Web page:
In the current work by Song et al., this limitation of reflectance-based OR-PAM imaging systems has been overcome by configuring a miniature high-frequency ultrasonic transducer tightly under a water-immersion objective with an NA of one. Using a 532-nm laser for optical excitation, the lateral resolution of the system was measured to be ~320 nm with an axial resolution of ~29 nm. To date, OR-PAM has demonstrated the capability of providing optical-absorption-based anatomical, functional, and molecular information with broad applications in vascular biology, neurology, and ophthalmology. To that end, the investigators in this work demonstrate the resolution of their OR-PAM imaging system on red blood cells (RBCs), cancer cell lines, and mouse vasculature. Due to the strong optical absorption of hemoglobin in RBCs, the OR-PAM system offered high contrast for RBCs where the donut-like shape could be readily visualized. Compared with the RBC images from a conventional bright field optical microscope the OR-PAM system demonstrated ~25 dB improved contrast to noise ratio. OR-PAM images of B16 melanoma cancer cell line demonstrated high-resolution speckled images where the bright spots corresponded to melanin, which can produce high-amplitude photoacoustic signals due to the strong absorption of melanin. Example mouse vasculature in the ear of a murine model was imaged with the OR-PAM system. Excitingly, the submicron resolution of the novel OR-PAM system enabled visualization of individual RBCs in small capillaries.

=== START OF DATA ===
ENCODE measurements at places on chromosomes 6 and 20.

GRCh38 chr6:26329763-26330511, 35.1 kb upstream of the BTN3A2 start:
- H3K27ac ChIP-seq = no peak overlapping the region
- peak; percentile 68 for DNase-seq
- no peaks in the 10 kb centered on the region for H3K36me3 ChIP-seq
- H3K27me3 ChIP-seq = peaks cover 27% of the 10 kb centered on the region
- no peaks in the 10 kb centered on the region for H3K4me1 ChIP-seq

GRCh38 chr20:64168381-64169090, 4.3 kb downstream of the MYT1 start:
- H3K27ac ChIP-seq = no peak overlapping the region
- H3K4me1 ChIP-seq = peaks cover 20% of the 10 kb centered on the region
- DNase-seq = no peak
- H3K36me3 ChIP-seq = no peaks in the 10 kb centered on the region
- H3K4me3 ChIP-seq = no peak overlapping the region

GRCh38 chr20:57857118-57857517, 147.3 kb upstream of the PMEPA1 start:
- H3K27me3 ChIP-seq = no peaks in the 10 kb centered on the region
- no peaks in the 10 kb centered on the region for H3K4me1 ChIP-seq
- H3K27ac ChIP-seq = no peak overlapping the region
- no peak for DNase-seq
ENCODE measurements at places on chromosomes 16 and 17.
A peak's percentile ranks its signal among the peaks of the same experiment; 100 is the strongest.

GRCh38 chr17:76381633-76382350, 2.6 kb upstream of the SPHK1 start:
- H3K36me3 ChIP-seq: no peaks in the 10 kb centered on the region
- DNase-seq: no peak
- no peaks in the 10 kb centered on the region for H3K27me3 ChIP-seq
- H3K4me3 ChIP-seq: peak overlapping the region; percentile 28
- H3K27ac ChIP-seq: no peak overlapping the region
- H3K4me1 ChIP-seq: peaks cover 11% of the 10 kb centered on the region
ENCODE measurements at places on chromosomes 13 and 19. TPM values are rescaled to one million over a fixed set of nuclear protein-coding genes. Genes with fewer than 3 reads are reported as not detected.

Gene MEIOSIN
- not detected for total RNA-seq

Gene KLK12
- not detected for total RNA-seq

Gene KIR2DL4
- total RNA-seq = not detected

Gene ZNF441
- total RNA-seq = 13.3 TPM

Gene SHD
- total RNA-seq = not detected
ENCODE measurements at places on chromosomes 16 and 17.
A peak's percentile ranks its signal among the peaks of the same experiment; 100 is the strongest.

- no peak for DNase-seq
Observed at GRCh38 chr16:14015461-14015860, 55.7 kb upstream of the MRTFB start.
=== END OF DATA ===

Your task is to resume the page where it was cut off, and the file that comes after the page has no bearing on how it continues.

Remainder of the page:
In summary, the investigators have built and validated a subwavelength-resolution OR-PAM system with a compact optical-acoustic configuration, which allows laser focusing at high NA and photoacoustic signal detection in reflectance-based mode with improved resolution over other OR-PAM systems. In principle, the compact design of this OR-PAM system should enable integration with other widely used optical imaging techniques such as optical coherence tomography, confocal microscopy and multi-photon microscopy, facilitating visualization of complimentary optical contrast mechanisms.
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